Working with GraphQL Enums: Values Explained

Avatar

By squashlabs, Last Updated: March 20, 2024

Working with GraphQL Enums: Values Explained

Enum Values in GraphQL

In GraphQL, Enums are a type of scalar that can represent a specific set of values. Enums are useful when you want to define a specific range of options for a field or an argument. For example, you might have a “Status” field that can only have values like “ACTIVE”, “INACTIVE”, or “PENDING”. By using Enums, you can enforce the allowed values and provide a clear and consistent way of working with these options.

Related Article: Exploring GraphQL Integration with Snowflake

Defining Enums with Values in GraphQL

To define an Enum with values in GraphQL, you need to specify the possible options within the Enum definition. Each option is defined as a value with an associated name. Here’s an example of how to define an Enum called “Status”:

enum Status {
  ACTIVE
  INACTIVE
  PENDING
}

In this example, the “Status” Enum has three possible values: “ACTIVE”, “INACTIVE”, and “PENDING”. These values represent the different states that the “Status” field can have.

Syntax for Creating Enums in GraphQL

The syntax for creating Enums in GraphQL is straightforward. You start with the “enum” keyword, followed by the name of the Enum, and then specify the values within curly braces. Each value is written in uppercase letters and can contain alphanumeric characters and underscores. Here’s the general syntax:

enum EnumName {
  VALUE1
  VALUE2
  ...
}

For example, if you want to create an Enum called “Color” with values “RED”, “GREEN”, and “BLUE”, the syntax would be:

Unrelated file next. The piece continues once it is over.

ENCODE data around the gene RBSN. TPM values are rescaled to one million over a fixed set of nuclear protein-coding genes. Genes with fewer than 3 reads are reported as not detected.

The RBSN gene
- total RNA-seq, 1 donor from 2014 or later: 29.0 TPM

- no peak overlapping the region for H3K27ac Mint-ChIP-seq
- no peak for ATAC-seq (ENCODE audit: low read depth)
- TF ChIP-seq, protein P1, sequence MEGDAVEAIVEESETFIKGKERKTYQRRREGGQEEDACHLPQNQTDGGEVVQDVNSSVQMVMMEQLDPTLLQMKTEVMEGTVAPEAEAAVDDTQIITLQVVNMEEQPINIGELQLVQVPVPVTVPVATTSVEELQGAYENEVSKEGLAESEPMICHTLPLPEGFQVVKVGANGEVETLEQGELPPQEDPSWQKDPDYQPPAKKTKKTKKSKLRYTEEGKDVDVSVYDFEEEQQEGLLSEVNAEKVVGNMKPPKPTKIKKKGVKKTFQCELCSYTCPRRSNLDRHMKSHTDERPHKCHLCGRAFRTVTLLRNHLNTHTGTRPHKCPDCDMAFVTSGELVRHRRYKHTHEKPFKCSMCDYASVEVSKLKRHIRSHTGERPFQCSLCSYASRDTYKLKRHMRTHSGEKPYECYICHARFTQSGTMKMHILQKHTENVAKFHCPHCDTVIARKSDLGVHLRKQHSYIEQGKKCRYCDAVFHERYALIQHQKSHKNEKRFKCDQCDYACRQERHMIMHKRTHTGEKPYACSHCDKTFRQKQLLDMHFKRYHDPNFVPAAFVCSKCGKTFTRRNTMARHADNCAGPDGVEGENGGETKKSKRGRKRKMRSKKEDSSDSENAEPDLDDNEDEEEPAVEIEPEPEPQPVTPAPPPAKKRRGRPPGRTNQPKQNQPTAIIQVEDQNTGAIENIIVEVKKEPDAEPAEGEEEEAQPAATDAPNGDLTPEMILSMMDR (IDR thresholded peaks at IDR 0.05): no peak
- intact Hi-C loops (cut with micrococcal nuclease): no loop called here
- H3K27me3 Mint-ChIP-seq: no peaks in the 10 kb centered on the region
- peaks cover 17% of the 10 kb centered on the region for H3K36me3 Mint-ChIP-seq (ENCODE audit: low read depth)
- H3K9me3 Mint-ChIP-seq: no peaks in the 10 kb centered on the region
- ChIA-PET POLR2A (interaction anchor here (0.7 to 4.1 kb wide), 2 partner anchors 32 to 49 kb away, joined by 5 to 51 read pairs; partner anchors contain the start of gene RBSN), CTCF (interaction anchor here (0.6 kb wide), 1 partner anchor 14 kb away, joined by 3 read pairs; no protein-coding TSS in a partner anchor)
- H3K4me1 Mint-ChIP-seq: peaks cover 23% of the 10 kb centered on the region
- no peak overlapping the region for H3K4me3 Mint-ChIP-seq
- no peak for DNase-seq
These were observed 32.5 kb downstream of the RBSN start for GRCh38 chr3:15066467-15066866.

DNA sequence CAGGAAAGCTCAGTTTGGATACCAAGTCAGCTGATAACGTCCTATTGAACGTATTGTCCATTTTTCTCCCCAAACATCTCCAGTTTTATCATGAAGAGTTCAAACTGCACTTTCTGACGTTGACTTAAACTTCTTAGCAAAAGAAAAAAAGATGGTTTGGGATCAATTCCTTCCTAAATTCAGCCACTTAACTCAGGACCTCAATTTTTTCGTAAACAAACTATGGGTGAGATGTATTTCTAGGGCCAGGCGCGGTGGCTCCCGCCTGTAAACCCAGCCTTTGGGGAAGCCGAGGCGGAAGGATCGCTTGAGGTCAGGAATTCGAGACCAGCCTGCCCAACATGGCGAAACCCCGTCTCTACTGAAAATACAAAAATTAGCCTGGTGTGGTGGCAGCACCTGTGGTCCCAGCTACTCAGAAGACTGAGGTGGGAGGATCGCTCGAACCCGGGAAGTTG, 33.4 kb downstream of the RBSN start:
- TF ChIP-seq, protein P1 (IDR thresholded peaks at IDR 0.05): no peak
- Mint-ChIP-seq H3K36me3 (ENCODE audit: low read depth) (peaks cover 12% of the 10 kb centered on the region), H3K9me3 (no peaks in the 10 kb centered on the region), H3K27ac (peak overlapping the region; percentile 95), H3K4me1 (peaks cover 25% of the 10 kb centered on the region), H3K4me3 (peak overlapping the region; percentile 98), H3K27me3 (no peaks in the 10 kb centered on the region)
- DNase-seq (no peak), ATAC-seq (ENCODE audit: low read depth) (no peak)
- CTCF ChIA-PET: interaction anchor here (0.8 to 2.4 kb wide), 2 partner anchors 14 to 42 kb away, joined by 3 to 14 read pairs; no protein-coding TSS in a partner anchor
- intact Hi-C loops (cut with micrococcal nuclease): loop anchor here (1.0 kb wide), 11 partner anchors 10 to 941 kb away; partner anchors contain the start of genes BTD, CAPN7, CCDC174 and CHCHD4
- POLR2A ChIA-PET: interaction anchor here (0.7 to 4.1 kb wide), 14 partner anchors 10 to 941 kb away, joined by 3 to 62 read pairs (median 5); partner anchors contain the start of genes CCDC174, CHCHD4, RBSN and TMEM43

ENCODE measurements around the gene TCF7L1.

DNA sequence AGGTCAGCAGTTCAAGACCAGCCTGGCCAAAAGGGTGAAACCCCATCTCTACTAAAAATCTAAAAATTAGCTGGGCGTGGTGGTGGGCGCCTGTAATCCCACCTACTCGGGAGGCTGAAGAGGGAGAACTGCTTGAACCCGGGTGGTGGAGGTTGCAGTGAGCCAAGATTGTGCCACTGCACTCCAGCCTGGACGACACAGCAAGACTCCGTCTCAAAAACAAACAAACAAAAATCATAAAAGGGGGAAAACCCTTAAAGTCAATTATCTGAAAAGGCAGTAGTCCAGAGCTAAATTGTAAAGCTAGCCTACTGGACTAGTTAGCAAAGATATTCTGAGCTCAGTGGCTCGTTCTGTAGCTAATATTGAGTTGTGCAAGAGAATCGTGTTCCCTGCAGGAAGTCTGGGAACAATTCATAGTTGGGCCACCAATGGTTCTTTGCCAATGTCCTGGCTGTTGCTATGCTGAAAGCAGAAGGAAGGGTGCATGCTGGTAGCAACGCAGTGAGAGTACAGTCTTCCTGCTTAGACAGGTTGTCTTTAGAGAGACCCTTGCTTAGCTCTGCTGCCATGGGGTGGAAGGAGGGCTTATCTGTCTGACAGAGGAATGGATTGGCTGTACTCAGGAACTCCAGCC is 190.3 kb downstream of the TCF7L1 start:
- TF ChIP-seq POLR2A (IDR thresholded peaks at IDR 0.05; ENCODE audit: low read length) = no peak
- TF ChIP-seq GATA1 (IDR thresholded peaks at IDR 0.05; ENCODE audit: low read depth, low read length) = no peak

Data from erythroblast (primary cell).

enum Color {
  RED
  GREEN
  BLUE
}

Using Enums in GraphQL Queries

Enums can be used in GraphQL queries to specify the allowed values for a field or an argument. When working with Enums in queries, you can provide the desired value as a string.

Here’s an example of a GraphQL query that uses an Enum as an argument:

query {
  users(status: ACTIVE) {
    id
    name
  }
}

In this example, the “users” field takes an argument called “status” of type “Status”, which is an Enum. The argument value is specified as “ACTIVE”, which corresponds to one of the allowed values defined in the Enum.

Related Article: Working with FormData in GraphQL Programming

Benefits of Using Enums in GraphQL

Using Enums in GraphQL has several benefits:

1. Ensuring data integrity: Enums help enforce a specific set of allowed values, ensuring that only valid options are used for a field or an argument.

2. Improved documentation: Enums provide a clear and concise way of documenting the available options for a field. This makes it easier for developers to understand and use the API.

3. Type safety: Enums allow GraphQL clients to validate the correctness of the provided values at compile time. This helps catch errors early in the development process.

4. Enhanced developer experience: Enums provide auto-completion and validation support in GraphQL IDEs and tools, making it easier for developers to work with the API.

Adding Additional Values to Existing Enums in GraphQL